Thus, diabetes incidence may be lower in China and Japan (due to lower incidence of metabolic syndrome on Asian diets), but higher among Chinese and Japanese eating the most rice (due to higher rates of diagnosis on the blood sugar criterion). This explains all of the data and is biologically sound.
What did the HSPH researchers conclude?
Higher consumption of white rice is associated with a significantly increased risk of type 2 diabetes, especially in Asian (Chinese and Japanese) populations.
No: Internationally, higher consumption of white rice is associated with a significantly reduced risk of type 2 diabetes, and the Chinese and Japanese experience is consistent with that. Carb consumption is associated with a higher rate of diabetes diagnosis within populations at otherwise similar risk for diabetes. White rice consumption is correlated to carb consumption especially strongly in Asian (Chinese and Japanese) populations.
Food Reward and “Eat Less, Move More” in Diabetes
Of course, the study authors knew that diabetes incidence is lower in countries that eat more white rice. How do they reconcile this with their claim that white rice increases diabetes risk?
The recent transition in nutrition characterised by dramatically decreased physical activity levels and much improved security and variety of food has led to increased prevalence of obesity and insulin resistance in Asian countries. Although rice has been a staple food in Asian populations for thousands of years, this transition may render Asian populations more susceptible to the adverse effects of high intakes of white rice …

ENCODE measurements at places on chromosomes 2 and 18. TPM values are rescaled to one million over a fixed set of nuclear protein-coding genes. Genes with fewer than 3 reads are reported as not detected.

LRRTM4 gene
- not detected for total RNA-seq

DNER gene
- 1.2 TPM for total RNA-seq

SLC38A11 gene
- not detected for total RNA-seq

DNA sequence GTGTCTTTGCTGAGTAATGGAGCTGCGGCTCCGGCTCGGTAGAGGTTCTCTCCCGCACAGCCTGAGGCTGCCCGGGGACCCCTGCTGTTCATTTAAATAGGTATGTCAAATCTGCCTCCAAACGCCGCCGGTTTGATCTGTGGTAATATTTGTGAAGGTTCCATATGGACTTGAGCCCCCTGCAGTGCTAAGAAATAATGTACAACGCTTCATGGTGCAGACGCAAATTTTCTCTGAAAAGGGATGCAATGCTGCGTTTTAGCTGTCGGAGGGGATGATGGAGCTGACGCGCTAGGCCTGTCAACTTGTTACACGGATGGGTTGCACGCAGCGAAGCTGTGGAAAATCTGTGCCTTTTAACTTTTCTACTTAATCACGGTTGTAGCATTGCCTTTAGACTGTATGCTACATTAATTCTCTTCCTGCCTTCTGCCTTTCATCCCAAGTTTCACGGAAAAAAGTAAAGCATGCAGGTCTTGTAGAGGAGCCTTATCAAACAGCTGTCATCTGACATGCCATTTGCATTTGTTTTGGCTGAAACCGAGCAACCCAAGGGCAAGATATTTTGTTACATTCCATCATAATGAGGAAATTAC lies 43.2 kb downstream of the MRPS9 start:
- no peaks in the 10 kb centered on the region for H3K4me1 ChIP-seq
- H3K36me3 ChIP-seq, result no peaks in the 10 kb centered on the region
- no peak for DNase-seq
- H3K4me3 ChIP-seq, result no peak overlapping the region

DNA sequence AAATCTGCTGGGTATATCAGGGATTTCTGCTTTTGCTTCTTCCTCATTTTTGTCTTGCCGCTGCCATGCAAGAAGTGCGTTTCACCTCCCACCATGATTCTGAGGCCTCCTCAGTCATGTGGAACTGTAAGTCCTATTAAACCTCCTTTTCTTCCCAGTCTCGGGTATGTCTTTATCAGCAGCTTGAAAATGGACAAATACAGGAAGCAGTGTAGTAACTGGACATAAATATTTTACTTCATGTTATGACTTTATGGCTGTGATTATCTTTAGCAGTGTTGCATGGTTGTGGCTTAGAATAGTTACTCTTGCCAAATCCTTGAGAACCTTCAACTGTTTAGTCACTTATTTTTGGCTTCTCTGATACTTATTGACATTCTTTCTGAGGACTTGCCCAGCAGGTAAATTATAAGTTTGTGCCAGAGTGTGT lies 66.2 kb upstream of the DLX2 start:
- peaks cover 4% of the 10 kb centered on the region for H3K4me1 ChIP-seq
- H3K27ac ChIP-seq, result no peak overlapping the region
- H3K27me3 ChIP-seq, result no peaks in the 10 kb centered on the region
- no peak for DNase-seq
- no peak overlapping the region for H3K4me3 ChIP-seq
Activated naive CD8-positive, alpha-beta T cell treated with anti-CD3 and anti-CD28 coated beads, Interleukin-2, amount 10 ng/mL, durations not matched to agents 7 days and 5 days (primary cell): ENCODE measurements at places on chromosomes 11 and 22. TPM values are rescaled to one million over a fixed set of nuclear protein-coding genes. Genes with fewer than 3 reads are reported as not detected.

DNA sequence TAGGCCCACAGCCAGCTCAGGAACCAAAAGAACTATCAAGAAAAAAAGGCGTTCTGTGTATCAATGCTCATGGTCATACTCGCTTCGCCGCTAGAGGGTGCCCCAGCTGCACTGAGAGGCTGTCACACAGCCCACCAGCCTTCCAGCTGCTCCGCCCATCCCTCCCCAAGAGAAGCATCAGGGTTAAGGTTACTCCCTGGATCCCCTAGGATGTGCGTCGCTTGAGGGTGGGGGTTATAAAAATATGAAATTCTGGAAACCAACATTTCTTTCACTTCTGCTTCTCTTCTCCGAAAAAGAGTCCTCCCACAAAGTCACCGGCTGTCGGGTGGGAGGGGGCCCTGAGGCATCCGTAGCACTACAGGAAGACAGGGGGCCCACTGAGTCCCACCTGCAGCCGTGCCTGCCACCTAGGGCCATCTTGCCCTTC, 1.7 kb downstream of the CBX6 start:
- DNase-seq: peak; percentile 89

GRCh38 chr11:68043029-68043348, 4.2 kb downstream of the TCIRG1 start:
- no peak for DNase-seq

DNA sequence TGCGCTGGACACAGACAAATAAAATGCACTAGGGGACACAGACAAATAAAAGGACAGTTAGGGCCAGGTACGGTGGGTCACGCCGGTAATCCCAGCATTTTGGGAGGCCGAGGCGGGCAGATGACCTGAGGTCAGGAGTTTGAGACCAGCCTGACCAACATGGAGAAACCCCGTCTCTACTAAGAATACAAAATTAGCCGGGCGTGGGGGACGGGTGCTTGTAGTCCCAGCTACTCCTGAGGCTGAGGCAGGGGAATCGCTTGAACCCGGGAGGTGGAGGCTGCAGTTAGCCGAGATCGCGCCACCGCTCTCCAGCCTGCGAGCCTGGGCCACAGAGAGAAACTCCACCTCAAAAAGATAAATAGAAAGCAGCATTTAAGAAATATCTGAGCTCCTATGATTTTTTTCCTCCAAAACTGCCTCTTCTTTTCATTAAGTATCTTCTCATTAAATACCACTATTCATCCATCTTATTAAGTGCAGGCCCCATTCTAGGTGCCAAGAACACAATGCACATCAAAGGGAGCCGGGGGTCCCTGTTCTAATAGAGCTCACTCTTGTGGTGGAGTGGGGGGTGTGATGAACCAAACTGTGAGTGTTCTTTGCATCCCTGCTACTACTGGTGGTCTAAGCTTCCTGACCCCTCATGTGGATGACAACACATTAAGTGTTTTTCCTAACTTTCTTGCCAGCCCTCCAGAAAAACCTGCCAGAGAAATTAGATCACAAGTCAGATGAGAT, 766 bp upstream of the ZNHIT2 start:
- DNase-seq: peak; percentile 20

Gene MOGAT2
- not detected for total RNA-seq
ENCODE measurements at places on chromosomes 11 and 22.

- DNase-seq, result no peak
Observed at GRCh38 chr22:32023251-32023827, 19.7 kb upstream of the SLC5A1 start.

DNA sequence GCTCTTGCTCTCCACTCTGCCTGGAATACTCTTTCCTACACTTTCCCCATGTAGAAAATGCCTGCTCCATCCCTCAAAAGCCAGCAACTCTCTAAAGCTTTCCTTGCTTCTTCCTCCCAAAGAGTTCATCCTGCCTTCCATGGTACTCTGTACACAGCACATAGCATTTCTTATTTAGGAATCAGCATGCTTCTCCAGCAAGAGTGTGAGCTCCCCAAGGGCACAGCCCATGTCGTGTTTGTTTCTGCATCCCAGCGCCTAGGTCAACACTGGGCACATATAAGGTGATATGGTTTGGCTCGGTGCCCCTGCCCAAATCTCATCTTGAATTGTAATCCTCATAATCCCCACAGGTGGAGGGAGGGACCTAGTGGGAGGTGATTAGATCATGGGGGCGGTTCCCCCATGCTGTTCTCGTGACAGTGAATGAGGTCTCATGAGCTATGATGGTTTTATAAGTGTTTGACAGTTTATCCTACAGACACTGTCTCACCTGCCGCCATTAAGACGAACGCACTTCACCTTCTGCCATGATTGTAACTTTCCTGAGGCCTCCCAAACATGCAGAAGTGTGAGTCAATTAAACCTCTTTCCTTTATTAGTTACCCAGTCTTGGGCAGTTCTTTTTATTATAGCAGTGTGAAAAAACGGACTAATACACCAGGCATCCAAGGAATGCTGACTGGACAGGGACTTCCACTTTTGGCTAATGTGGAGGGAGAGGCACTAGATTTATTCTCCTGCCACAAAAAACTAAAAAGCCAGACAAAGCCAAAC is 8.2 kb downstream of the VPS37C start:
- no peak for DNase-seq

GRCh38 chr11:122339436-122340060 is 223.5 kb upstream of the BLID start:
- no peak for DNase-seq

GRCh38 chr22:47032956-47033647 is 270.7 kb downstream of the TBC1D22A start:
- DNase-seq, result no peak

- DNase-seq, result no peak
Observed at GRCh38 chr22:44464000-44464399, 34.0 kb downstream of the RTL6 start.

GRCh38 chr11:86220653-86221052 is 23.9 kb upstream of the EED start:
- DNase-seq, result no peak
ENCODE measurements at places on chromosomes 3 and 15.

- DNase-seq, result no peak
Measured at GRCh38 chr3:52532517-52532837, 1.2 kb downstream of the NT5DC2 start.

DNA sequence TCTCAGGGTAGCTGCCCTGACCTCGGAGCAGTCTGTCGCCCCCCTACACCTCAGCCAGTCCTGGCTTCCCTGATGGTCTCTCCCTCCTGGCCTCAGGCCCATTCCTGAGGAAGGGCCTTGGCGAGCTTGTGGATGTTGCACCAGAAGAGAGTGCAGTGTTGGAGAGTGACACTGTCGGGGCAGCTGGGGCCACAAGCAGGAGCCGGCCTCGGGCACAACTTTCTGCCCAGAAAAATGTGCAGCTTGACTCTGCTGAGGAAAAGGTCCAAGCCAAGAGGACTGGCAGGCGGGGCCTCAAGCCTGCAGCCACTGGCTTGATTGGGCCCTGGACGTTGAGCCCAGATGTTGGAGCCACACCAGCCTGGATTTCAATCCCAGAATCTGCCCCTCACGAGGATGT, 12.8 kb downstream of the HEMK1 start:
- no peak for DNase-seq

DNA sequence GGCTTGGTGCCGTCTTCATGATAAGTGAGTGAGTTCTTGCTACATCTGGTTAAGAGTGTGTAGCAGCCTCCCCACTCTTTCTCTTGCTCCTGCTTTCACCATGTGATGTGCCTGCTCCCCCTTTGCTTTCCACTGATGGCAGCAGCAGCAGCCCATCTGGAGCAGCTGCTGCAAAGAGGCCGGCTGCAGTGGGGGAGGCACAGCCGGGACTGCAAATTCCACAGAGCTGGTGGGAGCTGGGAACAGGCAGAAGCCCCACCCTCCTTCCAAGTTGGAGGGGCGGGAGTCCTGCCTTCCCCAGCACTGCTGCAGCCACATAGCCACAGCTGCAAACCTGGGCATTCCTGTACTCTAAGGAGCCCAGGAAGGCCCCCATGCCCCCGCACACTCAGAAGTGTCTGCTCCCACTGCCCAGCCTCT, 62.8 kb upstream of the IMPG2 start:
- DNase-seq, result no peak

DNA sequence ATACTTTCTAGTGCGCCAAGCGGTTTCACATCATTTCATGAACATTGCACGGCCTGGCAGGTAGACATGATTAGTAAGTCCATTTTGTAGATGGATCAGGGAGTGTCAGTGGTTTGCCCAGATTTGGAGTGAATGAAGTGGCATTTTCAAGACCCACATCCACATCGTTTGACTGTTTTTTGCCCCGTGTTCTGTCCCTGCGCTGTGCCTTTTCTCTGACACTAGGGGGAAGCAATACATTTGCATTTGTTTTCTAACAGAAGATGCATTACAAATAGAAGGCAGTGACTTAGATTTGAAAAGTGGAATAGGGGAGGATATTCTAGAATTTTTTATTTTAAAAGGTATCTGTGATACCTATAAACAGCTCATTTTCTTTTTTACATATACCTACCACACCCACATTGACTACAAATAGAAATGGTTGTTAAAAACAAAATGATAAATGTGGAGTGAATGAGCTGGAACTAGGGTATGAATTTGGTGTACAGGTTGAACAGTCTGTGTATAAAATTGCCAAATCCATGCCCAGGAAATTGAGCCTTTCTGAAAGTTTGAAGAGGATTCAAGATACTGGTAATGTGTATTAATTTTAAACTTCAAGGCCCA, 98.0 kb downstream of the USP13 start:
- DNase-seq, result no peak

In other words, rice-eating countries have higher physical activity and more boring food – just look at the notoriously tasteless cuisines of Thailand, China, and Japan – and their inability to eat high quantities of food has hitherto protected Thais, Chinese, Japanese, Filipinos, and Indonesians from diabetes.
However, once those rice eaters become office workers and learn how to spice their rice with more varied flavors, the deadly nature of rice may be revealed.
Stephan Guyenet writes that “Food Reward [is] Approaching a Scientific Consensus.” It certainly seems so; it is emerging as a catch-all explanation for everything, a perspective that can be trotted out in a few concluding sentences to reconcile a hypothesis (white rice causes diabetes) with data that contradict it.
To me, the HSPH white rice study doesn’t look like science. It looks like gaming of the grant process – generating surprising and disturbing results that seem to warrant further study, even if the researchers themselves know the results are most likely false.
Consensus or no – and consensus in science isn’t necessarily a sign of truth (hat tip: FrankG) – the food reward perspective seems to me an incomplete explanation for what is going on. It puts a lot of weight on a transition from highly palatable (Thai, Japanese, Chinese) food to “hyperpalatable” (American, junk) food as an explanation for obesity and diabetes. It seems to me that the lack of nutrients and abundance of toxins in the junk food may be just as important as its “hyperpalatability.” It’s the inability of the junk food to satisfy that is the problem, not its palatability.
I’m glad that the food reward perspective may start being tested against Asian experiences. That may shed a lot of light on these issues.